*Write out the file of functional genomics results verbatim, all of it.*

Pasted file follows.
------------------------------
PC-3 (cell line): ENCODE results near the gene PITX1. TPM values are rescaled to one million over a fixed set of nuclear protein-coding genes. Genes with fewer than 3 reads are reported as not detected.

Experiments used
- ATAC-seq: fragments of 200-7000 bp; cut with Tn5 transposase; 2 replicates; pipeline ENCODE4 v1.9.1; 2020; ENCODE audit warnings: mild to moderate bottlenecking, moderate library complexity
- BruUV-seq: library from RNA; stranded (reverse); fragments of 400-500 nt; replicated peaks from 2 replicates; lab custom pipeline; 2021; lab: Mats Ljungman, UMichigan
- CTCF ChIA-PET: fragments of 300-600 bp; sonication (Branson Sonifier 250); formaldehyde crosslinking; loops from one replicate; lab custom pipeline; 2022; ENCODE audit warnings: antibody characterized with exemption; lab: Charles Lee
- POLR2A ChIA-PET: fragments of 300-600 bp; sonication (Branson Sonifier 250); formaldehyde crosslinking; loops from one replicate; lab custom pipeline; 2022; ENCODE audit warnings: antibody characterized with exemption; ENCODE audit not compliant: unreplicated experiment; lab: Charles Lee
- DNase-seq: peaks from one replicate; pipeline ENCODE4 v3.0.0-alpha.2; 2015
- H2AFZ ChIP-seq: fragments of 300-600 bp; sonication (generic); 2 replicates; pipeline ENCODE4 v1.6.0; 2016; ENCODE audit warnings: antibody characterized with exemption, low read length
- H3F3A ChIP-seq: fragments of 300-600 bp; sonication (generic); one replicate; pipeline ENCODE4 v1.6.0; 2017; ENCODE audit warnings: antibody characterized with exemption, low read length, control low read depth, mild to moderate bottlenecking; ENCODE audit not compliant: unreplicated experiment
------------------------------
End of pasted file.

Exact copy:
PC-3 (cell line): ENCODE results near the gene PITX1. TPM values are rescaled to one million over a fixed set of nuclear protein-coding genes. Genes with fewer than 3 reads are reported as not detected.

Experiments used
- ATAC-seq: fragments of 200-7000 bp; cut with Tn5 transposase; 2 replicates; pipeline ENCODE4 v1.9.1; 2020; ENCODE audit warnings: mild to moderate bottlenecking, moderate library complexity
- BruUV-seq: library from RNA; stranded (reverse); fragments of 400-500 nt; replicated peaks from 2 replicates; lab custom pipeline; 2021; lab: Mats Ljungman, UMichigan
- CTCF ChIA-PET: fragments of 300-600 bp; sonication (Branson Sonifier 250); formaldehyde crosslinking; loops from one replicate; lab custom pipeline; 2022; ENCODE audit warnings: antibody characterized with exemption; lab: Charles Lee
- POLR2A ChIA-PET: fragments of 300-600 bp; sonication (Branson Sonifier 250); formaldehyde crosslinking; loops from one replicate; lab custom pipeline; 2022; ENCODE audit warnings: antibody characterized with exemption; ENCODE audit not compliant: unreplicated experiment; lab: Charles Lee
- DNase-seq: peaks from one replicate; pipeline ENCODE4 v3.0.0-alpha.2; 2015
- H2AFZ ChIP-seq: fragments of 300-600 bp; sonication (generic); 2 replicates; pipeline ENCODE4 v1.6.0; 2016; ENCODE audit warnings: antibody characterized with exemption, low read length
- H3F3A ChIP-seq: fragments of 300-600 bp; sonication (generic); one replicate; pipeline ENCODE4 v1.6.0; 2017; ENCODE audit warnings: antibody characterized with exemption, low read length, control low read depth, mild to moderate bottlenecking; ENCODE audit not compliant: unreplicated experiment